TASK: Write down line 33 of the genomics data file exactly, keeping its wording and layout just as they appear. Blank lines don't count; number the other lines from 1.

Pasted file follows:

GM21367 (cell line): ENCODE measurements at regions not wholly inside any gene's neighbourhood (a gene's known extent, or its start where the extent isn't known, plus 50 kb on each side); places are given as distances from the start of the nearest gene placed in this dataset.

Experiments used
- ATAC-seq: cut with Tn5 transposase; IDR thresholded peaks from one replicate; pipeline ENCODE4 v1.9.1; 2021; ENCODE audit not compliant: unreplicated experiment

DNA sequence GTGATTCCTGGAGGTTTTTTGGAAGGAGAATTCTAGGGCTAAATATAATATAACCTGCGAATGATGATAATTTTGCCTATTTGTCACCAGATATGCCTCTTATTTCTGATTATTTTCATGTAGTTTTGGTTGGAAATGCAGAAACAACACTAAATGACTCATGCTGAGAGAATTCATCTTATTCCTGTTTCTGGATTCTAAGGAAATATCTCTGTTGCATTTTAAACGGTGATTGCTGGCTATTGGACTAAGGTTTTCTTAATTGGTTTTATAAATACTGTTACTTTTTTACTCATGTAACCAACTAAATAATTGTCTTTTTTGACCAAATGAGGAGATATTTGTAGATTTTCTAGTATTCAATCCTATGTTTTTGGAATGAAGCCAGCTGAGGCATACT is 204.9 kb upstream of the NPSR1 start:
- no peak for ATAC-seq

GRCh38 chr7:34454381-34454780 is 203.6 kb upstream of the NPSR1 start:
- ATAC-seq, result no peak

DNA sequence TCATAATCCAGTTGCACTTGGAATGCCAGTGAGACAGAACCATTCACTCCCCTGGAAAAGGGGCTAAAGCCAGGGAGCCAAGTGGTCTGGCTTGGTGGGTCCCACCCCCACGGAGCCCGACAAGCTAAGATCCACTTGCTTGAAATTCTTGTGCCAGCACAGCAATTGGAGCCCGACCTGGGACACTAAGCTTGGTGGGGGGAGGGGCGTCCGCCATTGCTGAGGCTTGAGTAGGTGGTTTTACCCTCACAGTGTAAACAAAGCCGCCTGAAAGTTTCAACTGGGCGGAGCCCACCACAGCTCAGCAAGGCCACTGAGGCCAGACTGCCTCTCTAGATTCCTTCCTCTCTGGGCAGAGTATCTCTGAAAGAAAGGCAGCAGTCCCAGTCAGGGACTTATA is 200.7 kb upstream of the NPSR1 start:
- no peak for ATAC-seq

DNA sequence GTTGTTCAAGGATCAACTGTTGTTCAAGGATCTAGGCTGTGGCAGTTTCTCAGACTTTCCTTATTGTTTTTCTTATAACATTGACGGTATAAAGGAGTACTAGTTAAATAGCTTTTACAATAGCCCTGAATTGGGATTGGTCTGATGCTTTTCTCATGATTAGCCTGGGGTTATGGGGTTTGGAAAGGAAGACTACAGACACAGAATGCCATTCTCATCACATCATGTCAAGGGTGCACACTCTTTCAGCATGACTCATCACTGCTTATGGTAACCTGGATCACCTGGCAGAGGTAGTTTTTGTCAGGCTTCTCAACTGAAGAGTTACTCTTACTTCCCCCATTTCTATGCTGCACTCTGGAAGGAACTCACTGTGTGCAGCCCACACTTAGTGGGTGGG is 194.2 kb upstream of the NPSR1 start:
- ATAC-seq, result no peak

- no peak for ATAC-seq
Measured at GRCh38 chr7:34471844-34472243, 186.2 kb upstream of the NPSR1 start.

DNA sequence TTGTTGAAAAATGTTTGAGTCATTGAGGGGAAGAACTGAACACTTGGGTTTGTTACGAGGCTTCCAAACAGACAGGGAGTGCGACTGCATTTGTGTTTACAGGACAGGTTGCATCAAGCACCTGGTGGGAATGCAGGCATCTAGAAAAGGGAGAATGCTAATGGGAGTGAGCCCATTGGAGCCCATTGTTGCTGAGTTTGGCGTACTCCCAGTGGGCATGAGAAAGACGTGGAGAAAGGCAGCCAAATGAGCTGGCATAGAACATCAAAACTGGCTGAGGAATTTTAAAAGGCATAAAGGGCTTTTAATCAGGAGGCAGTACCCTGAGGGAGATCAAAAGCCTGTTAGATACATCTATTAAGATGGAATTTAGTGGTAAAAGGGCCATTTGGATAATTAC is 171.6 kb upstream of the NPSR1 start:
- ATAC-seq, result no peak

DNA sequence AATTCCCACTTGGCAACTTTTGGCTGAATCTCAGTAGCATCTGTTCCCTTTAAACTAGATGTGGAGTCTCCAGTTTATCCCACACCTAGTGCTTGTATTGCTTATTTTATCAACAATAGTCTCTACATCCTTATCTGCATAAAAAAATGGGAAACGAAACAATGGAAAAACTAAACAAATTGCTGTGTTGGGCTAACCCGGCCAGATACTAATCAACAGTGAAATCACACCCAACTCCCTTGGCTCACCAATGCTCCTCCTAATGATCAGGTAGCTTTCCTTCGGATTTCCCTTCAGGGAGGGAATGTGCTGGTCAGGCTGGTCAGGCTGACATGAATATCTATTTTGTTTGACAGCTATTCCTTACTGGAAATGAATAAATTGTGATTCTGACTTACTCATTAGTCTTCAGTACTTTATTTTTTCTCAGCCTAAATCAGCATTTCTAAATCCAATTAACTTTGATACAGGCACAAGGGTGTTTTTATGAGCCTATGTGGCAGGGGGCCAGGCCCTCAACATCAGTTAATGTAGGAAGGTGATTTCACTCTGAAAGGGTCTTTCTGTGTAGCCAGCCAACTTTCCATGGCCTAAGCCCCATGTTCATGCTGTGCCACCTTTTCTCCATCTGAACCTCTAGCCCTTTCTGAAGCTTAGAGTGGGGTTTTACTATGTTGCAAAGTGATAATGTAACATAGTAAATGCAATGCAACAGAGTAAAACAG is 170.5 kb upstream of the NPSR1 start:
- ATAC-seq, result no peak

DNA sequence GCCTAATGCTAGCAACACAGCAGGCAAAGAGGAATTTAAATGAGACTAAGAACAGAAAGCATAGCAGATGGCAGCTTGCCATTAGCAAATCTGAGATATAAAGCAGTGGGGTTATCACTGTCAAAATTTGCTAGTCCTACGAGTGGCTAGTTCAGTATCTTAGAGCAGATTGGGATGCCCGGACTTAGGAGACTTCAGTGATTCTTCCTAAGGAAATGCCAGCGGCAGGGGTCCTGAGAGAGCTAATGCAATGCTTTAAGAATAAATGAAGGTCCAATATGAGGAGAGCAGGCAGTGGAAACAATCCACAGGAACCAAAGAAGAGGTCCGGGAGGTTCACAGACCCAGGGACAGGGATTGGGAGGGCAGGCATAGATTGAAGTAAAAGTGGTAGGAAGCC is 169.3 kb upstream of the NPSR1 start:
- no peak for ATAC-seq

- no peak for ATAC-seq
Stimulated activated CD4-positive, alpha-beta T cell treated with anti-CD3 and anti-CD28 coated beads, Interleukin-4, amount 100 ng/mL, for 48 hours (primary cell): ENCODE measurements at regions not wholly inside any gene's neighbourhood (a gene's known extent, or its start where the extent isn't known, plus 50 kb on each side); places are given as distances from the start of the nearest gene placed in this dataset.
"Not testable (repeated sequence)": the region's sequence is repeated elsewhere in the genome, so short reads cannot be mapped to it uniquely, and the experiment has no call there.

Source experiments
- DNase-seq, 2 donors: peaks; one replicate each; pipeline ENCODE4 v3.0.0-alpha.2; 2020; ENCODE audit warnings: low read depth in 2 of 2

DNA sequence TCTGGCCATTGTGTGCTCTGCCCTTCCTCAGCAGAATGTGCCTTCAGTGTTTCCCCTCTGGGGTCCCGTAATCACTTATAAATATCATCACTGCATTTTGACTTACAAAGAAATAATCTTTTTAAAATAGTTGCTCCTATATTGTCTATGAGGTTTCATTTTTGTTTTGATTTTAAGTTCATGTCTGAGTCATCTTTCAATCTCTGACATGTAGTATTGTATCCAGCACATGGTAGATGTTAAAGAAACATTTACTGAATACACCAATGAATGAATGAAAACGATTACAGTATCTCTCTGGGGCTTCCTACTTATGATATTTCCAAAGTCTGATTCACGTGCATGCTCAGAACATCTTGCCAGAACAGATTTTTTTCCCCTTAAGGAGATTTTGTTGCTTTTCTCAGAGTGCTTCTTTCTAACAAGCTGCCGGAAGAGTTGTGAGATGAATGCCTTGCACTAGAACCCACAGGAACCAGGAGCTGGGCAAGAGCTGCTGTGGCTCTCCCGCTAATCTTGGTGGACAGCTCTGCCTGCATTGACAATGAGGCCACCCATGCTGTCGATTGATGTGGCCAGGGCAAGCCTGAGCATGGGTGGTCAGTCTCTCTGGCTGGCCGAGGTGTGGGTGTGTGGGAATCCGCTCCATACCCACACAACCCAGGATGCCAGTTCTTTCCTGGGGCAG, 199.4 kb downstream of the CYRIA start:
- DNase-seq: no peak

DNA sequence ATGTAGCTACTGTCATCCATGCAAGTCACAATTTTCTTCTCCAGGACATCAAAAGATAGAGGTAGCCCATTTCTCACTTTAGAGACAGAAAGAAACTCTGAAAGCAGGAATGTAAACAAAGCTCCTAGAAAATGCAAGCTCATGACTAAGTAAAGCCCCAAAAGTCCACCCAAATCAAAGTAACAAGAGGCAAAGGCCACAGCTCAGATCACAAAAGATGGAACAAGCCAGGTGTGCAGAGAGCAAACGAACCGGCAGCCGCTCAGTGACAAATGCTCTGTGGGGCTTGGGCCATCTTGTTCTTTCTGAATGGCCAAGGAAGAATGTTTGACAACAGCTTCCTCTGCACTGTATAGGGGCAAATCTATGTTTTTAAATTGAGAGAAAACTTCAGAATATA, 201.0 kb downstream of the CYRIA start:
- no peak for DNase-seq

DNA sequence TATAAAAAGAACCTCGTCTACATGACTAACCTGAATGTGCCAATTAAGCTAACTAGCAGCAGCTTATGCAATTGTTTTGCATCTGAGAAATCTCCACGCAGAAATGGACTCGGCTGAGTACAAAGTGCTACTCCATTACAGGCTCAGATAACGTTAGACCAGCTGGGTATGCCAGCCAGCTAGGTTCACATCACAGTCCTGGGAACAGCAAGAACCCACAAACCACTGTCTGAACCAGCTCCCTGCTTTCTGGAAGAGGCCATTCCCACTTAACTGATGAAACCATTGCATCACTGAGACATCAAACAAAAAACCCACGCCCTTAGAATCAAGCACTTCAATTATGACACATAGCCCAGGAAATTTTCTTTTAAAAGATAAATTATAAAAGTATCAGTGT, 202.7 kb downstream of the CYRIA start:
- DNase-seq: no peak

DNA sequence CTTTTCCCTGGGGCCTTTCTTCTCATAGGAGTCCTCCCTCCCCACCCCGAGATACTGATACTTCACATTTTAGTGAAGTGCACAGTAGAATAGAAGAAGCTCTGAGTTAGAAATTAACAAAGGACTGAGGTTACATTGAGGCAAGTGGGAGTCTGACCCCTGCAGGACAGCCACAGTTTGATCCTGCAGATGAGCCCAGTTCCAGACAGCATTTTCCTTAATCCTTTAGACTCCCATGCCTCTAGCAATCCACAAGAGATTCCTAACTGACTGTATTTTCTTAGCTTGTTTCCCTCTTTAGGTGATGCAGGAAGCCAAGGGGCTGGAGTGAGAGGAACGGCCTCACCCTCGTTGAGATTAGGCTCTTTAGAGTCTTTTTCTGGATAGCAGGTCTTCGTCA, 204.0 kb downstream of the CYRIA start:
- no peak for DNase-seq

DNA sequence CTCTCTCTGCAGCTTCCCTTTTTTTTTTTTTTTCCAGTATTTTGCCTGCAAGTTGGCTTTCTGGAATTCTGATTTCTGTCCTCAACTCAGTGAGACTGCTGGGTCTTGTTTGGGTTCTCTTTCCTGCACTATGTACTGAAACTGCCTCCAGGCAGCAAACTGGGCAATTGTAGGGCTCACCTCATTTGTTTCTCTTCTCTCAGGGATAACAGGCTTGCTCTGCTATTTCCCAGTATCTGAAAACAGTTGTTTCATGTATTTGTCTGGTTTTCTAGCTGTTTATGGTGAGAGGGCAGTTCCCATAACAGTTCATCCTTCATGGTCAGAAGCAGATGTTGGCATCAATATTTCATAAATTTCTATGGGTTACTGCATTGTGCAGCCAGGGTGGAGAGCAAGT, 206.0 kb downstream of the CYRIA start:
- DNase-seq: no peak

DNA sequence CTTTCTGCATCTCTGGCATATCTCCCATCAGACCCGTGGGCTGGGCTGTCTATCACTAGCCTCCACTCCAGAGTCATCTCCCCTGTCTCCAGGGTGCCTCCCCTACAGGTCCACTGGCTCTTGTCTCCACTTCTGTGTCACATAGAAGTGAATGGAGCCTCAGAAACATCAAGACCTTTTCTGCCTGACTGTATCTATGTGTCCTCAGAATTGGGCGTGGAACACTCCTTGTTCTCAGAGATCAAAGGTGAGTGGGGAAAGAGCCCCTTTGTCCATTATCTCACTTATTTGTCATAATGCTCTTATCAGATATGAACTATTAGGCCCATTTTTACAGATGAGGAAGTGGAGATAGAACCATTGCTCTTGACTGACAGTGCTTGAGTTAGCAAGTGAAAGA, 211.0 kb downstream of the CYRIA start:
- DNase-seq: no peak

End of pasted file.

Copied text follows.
DNA sequence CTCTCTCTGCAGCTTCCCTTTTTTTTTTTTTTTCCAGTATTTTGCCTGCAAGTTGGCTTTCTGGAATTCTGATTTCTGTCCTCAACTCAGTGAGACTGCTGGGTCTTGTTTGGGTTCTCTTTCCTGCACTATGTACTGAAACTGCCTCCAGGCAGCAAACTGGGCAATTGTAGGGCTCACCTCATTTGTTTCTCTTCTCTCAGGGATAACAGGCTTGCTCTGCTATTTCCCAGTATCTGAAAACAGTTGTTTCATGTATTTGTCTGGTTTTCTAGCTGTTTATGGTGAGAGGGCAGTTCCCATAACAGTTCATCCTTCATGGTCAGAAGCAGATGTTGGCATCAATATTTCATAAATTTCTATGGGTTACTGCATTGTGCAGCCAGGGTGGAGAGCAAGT, 206.0 kb downstream of the CYRIA start: